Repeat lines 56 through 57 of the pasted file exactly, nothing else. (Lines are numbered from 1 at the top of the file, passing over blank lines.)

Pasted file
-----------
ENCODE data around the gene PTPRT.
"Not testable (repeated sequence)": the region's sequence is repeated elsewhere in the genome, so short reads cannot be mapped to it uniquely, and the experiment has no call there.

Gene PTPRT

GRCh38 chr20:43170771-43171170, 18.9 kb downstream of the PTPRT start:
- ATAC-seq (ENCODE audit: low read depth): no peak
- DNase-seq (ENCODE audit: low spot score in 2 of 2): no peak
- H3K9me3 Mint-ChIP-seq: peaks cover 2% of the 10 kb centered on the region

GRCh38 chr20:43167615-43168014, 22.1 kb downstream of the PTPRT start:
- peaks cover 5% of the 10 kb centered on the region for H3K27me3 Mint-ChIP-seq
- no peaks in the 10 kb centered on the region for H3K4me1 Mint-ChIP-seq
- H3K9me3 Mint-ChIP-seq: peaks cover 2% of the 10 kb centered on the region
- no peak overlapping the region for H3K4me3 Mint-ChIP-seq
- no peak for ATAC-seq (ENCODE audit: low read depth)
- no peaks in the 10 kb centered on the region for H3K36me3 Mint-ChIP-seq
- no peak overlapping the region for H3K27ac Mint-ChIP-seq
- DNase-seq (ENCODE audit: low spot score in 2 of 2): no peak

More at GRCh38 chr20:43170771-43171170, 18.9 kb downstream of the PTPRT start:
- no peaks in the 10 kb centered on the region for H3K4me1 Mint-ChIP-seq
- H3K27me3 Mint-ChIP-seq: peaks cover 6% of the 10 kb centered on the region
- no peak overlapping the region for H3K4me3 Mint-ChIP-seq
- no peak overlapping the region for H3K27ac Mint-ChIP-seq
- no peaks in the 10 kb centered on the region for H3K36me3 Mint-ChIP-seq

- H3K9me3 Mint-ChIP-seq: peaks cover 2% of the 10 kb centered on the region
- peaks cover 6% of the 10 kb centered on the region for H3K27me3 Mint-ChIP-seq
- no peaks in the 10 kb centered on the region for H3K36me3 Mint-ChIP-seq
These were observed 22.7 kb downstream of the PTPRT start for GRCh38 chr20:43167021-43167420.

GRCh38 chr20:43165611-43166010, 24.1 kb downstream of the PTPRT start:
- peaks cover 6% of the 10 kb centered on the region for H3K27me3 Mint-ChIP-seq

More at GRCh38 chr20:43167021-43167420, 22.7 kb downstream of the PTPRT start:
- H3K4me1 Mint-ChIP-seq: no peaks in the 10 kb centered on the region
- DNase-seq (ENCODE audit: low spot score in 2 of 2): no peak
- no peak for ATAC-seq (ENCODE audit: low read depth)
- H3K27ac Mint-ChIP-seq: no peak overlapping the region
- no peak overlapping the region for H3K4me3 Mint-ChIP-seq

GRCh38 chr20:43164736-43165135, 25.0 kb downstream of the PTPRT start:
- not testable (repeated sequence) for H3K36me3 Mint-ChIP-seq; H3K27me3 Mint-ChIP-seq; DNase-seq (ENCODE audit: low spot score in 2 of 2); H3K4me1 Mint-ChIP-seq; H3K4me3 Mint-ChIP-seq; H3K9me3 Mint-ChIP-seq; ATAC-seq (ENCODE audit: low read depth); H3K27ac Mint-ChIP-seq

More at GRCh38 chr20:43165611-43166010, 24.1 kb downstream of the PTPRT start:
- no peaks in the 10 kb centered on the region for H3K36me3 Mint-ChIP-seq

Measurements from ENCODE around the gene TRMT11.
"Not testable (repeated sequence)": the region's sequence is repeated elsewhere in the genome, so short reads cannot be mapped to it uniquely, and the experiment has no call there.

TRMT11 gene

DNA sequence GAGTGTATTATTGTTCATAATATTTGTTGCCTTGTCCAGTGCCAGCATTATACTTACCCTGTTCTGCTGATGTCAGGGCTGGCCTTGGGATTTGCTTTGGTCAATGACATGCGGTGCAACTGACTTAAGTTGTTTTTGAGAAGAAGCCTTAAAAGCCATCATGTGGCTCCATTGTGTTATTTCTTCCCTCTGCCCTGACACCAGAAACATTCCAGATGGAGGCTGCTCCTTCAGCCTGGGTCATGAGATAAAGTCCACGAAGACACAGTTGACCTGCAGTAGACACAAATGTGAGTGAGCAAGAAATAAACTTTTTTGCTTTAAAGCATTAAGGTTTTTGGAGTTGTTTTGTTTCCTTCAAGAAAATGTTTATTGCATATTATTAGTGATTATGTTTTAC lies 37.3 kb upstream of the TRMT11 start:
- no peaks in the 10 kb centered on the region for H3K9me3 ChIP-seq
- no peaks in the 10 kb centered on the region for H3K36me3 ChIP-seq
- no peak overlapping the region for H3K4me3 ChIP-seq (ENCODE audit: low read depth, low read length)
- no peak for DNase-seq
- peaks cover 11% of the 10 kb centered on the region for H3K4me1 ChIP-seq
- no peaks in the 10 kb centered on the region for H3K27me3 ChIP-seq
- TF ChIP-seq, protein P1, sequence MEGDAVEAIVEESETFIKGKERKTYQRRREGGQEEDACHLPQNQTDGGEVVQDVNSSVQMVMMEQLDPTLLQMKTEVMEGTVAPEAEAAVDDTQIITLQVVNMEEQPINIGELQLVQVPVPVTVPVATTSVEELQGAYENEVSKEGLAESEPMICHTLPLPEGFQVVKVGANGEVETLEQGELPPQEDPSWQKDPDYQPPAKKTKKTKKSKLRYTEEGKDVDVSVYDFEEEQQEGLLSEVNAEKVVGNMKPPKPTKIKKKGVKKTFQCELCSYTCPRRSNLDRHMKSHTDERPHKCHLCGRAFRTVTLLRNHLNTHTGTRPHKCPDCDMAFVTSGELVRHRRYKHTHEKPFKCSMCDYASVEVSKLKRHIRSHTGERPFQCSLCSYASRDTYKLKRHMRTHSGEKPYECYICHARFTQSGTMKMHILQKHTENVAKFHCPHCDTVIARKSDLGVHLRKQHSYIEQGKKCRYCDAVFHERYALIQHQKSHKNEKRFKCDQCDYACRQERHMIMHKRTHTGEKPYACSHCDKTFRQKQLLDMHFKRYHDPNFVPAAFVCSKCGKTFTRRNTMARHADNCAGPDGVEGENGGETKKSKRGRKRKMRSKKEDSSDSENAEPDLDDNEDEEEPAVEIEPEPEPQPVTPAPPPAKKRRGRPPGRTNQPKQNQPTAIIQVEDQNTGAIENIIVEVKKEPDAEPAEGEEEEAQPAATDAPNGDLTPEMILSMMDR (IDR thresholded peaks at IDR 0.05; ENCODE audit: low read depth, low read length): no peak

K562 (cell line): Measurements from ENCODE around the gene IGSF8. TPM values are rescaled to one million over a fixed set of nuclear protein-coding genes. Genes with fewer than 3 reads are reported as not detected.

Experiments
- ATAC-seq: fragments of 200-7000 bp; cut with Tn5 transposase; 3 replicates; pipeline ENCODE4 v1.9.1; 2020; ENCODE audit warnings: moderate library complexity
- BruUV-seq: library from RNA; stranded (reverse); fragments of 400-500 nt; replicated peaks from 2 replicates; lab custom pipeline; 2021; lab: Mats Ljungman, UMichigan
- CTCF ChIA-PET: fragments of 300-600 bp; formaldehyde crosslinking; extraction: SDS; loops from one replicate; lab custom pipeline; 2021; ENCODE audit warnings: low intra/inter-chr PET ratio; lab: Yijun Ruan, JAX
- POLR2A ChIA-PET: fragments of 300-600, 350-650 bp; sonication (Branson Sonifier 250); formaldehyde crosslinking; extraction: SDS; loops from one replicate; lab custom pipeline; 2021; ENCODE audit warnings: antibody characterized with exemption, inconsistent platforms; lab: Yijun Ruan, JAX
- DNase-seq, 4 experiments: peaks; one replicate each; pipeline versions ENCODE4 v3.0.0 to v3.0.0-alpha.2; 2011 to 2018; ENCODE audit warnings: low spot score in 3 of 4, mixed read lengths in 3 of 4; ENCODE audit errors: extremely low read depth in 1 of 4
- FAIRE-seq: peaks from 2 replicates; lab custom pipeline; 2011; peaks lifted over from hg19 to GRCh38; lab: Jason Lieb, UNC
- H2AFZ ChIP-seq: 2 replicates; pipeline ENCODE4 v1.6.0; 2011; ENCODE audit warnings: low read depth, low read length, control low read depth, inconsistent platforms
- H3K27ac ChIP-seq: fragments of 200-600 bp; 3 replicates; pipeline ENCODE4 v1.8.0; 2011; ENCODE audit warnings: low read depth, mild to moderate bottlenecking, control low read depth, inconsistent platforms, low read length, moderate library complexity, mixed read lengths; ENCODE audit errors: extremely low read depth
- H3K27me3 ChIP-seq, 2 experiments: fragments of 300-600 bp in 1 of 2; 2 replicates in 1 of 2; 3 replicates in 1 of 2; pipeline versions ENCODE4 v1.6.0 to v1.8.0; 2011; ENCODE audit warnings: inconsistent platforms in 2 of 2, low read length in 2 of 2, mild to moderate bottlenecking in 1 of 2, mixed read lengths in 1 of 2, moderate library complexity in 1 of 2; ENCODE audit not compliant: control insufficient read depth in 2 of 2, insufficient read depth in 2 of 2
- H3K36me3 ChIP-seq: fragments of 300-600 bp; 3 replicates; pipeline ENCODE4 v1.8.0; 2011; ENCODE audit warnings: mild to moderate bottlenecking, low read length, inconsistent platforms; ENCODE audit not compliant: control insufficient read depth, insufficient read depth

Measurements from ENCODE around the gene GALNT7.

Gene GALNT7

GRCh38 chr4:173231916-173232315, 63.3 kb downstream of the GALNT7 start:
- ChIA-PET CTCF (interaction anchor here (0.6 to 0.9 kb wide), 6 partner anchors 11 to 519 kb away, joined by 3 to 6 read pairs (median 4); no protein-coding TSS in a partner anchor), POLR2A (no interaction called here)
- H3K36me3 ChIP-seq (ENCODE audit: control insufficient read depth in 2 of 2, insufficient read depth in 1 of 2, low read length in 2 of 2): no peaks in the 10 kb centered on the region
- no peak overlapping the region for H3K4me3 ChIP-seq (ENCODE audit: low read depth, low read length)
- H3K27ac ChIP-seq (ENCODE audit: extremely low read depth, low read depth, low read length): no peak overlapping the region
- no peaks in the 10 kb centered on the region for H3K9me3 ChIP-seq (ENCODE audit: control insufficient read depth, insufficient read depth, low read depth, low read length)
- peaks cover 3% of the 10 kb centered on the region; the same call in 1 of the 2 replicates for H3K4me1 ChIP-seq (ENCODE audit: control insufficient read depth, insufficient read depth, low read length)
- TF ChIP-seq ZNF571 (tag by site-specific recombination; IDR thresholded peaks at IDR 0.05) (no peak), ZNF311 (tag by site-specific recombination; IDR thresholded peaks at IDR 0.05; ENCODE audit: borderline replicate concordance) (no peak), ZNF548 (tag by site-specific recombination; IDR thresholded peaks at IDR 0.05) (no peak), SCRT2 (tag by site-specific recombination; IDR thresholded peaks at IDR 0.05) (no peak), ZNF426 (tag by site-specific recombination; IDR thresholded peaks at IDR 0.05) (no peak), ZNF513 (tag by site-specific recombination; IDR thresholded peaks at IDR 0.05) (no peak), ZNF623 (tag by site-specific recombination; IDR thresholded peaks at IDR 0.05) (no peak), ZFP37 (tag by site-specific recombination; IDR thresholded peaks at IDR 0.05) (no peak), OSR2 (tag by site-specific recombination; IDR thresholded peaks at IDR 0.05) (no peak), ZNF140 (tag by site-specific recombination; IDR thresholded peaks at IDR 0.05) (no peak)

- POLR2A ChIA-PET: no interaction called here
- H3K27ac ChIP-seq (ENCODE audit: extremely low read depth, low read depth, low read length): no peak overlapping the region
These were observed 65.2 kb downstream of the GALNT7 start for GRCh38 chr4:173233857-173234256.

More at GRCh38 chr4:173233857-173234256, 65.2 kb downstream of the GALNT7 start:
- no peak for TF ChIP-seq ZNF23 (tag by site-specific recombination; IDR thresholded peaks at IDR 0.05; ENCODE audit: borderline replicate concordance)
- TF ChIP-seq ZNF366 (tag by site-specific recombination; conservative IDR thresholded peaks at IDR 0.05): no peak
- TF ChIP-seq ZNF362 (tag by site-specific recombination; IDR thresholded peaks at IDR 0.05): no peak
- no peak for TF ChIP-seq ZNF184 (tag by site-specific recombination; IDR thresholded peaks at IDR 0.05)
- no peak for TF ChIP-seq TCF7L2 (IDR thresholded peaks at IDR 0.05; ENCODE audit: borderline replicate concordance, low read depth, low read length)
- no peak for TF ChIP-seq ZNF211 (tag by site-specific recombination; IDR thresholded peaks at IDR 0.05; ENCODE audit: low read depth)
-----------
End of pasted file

- DNase-seq, 4 experiments: peaks; one replicate each; pipeline versions ENCODE4 v3.0.0 to v3.0.0-alpha.2; 2011 to 2018; ENCODE audit warnings: low spot score in 3 of 4, mixed read lengths in 3 of 4; ENCODE audit errors: extremely low read depth in 1 of 4
- FAIRE-seq: peaks from 2 replicates; lab custom pipeline; 2011; peaks lifted over from hg19 to GRCh38; lab: Jason Lieb, UNC